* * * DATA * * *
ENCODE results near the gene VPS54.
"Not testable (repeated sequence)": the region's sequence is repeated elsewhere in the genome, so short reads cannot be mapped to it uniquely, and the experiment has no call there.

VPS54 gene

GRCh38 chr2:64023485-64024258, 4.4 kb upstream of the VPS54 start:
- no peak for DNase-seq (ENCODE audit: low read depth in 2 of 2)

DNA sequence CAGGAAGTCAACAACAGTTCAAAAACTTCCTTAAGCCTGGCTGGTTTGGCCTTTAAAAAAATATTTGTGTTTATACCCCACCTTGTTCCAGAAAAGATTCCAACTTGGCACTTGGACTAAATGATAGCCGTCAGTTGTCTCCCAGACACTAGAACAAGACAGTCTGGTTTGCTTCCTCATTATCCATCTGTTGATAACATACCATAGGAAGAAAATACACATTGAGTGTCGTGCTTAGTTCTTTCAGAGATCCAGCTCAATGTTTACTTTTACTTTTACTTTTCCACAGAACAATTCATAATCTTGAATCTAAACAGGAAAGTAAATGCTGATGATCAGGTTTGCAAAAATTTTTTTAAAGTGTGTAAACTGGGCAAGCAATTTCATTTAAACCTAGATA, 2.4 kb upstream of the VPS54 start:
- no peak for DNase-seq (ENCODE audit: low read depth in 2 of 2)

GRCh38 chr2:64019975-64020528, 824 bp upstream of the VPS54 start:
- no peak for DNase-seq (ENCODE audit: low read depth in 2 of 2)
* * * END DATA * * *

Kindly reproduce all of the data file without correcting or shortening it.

ENCODE results near the gene VPS54.
"Not testable (repeated sequence)": the region's sequence is repeated elsewhere in the genome, so short reads cannot be mapped to it uniquely, and the experiment has no call there.

VPS54 gene

GRCh38 chr2:64023485-64024258, 4.4 kb upstream of the VPS54 start:
- no peak for DNase-seq (ENCODE audit: low read depth in 2 of 2)

DNA sequence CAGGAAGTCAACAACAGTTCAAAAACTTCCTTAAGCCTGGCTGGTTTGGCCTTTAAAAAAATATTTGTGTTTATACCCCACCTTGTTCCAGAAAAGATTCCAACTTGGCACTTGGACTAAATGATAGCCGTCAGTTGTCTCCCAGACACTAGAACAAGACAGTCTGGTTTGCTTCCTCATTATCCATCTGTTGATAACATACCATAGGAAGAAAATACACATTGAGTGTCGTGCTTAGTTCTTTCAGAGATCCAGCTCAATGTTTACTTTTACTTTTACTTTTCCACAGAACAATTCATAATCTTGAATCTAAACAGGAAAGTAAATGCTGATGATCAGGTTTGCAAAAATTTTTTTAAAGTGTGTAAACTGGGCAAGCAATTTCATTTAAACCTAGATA, 2.4 kb upstream of the VPS54 start:
- no peak for DNase-seq (ENCODE audit: low read depth in 2 of 2)

GRCh38 chr2:64019975-64020528, 824 bp upstream of the VPS54 start:
- no peak for DNase-seq (ENCODE audit: low read depth in 2 of 2)